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PShek
Beginner
1,655 Views

BIOS update and older quad core processors

I just updated my BIOS from the update found on the Intel drivers section. After the update my processor heats up to 97C while idle in the BIOS screen.

The only way to run the computer at all is to disable all enhancing options, run on 1 core only, and set the CPU fan to work on 80-100% speed at all times. The temperature is still not low (55-60C) when running windows with minimal applications running.

I've already cleaned and reapplied thermal paste.

Is there a compatibility problem between the new update and older processors?

What should I do with this issue?

Mother board - Intel DBZ6810H

Running BIOS update - Intel Corp. DBZ6810H.86A.0047.2018.0409.1733, 09-Apr-18

Processor - Intel(R) Core(TM) i7-2600K CPU @ 3.40GHz, 3392 Mhz (right now running 1 core)

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11 Replies
AlHill
Super User
151 Views

PShek
Beginner
151 Views

It's the DZB68DB.

Windows 10, 64bit, build 17134.228

The CPU is hot in the BIOS screen as well, so I'm not sure the windows version has anything to do with it.

AlHill
Super User
151 Views

I am sure you mean DZ68DB.

You know that your board and processor are not supported on WIndows 10, correct?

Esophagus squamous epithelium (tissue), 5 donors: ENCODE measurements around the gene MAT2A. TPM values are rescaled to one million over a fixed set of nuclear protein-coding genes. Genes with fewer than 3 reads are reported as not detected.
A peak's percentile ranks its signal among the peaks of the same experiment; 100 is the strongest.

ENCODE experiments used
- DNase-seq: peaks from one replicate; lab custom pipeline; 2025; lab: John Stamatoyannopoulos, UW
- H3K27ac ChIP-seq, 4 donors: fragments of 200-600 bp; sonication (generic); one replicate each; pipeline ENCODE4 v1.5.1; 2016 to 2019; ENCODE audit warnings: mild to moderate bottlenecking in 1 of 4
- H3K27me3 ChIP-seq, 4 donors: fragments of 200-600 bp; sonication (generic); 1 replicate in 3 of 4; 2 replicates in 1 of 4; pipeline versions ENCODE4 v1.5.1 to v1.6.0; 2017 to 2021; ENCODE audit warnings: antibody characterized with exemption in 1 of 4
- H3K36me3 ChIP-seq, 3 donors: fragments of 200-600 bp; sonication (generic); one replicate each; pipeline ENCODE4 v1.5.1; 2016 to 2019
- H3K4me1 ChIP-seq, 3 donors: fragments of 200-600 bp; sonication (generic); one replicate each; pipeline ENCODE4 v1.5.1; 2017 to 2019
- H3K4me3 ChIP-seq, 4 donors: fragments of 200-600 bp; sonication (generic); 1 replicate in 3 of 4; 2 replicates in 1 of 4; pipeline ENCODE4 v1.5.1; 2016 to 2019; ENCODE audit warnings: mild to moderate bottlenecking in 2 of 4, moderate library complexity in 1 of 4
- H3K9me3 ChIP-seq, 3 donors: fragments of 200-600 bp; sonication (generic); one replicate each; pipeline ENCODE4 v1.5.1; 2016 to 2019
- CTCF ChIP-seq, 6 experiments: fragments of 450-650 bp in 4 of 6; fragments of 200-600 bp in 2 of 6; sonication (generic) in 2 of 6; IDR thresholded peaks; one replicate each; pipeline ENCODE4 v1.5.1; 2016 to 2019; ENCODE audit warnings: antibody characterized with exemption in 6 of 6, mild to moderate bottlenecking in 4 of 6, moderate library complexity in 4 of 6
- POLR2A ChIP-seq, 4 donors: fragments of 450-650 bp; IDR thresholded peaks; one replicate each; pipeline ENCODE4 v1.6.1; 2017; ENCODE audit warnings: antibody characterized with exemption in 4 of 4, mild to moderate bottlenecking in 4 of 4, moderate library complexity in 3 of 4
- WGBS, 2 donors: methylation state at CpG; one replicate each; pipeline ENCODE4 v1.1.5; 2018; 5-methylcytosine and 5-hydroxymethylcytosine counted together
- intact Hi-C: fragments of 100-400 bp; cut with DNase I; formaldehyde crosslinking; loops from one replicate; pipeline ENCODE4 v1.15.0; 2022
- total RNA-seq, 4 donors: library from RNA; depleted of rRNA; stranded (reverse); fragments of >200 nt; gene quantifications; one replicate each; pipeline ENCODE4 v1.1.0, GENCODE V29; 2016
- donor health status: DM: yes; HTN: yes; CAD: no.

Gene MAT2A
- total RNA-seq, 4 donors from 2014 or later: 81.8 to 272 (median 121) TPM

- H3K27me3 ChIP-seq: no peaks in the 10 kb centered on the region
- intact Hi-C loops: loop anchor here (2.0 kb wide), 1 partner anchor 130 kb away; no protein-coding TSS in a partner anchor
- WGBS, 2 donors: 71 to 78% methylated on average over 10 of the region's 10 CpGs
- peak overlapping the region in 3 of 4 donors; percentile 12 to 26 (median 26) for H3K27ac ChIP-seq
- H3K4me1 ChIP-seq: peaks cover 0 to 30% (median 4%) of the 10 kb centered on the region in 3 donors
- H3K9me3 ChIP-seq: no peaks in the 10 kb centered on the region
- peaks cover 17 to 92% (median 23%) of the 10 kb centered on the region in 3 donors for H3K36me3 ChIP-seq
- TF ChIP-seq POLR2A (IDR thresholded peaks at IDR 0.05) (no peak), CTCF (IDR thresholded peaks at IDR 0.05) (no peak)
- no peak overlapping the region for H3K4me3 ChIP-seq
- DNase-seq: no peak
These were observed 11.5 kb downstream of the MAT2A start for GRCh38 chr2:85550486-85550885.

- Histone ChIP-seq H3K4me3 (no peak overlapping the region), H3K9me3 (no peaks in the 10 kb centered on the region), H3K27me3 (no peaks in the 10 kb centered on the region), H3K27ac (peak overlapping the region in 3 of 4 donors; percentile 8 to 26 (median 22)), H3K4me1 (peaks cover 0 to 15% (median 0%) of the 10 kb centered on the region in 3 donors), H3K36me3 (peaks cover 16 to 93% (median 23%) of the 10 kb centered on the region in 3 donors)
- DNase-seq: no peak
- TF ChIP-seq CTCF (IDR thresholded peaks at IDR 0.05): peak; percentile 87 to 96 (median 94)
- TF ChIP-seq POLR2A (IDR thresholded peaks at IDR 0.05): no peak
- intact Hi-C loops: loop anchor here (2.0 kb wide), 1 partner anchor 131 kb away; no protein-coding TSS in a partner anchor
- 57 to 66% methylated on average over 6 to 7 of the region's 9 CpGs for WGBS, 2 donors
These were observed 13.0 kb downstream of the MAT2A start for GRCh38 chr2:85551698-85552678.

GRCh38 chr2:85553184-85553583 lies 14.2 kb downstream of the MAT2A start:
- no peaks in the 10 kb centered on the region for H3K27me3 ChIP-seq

With a board and processor this old, I would be inclined to reapply the thermal paste first (I know you have done that already, but try again), and to make certain that the heat sink fins are blown clean, as well as insuring there is nothing obstrucing the intake and exhaust vents.

Doc

n_scott_pearson
Super User Retired Employee
151 Views

Try the following:

  1. During BIOS POST, use F2 key to enter BIOS Setup.
  2. Use F9 key (followed by Y) to restore the BIOS configuration to defaults.
  3. Use F10 key (followed by Y) to save this configuration and exit BIOS Setup.
  4. During subsequent BIOS POST, use F2 key to again enter BIOS Setup.
  5. Go into the Fan Speed Control configuration scene and set the Temperature Aggressiveness parameter to High.
  6. Make any other changes (Boot Order, NUMLOCK State, etc.) that you absolutely require/desire in the BIOS Configuration.
  7. Use F10 key (followed by Y) to save this configuration and exit BIOS Setup.
  8. Boot into Windows and test.

You shouldn't base any decision on the processor temperature that you see while in BIOS Setup. While in BIOS Setup, all of the processor's power management features are disabled, which means it will be consuming high power all the time, and all interrupts are disabled, which means that code is always executing (it spins in a loop when it has nothing to do). As a result, temperatures will naturally be higher - and usually will be significantly higher after a time. Base your decisions on what temperatures you see when Windows is loaded; look at the temperatures when the system is idle and when the system is made very busy.

Windows 10 is not an officially-supported O/S on your platform (either in the eyes of Intel or the eyes of Microsoft). While Windows 10 will run, it will not run optimally and, over time, support for specific hardware features is being dropped (Intel RST, for example). Because Intel is not supporting Windows 10 on this platform, there are few drivers for Windows 10. Microsoft's compatibility drivers are all that you have - and Microsoft has stopped responding to problem reports related to these drivers.